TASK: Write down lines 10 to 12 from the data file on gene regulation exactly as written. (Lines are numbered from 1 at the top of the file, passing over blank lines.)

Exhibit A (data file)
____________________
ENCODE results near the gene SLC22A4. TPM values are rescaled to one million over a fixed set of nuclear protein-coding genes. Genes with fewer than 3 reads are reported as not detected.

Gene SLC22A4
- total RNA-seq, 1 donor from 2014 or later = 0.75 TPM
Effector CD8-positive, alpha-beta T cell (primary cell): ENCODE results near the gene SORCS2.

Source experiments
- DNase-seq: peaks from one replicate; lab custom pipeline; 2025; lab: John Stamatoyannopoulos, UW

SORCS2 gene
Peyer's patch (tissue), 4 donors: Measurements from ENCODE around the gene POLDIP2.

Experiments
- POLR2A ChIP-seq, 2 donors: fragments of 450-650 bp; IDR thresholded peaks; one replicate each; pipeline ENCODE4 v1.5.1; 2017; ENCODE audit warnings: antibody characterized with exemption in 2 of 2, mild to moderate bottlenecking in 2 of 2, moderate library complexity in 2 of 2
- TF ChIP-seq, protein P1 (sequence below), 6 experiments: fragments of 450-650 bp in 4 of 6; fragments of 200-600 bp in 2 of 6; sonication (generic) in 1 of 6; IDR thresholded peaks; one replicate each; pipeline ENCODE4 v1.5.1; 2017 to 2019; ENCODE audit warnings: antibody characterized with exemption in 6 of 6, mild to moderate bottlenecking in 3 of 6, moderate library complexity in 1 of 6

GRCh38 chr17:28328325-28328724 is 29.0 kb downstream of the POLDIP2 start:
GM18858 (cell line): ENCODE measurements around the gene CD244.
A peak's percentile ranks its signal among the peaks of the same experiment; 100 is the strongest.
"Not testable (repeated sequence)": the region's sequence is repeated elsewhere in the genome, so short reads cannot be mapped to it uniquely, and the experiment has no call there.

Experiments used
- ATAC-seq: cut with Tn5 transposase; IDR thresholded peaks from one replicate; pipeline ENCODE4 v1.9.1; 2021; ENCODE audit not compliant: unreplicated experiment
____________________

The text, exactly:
- POLR2A ChIP-seq, 2 donors: fragments of 450-650 bp; IDR thresholded peaks; one replicate each; pipeline ENCODE4 v1.5.1; 2017; ENCODE audit warnings: antibody characterized with exemption in 2 of 2, mild to moderate bottlenecking in 2 of 2, moderate library complexity in 2 of 2
- TF ChIP-seq, protein P1 (sequence below), 6 experiments: fragments of 450-650 bp in 4 of 6; fragments of 200-600 bp in 2 of 6; sonication (generic) in 1 of 6; IDR thresholded peaks; one replicate each; pipeline ENCODE4 v1.5.1; 2017 to 2019; ENCODE audit warnings: antibody characterized with exemption in 6 of 6, mild to moderate bottlenecking in 3 of 6, moderate library complexity in 1 of 6

GRCh38 chr17:28328325-28328724 is 29.0 kb downstream of the POLDIP2 start: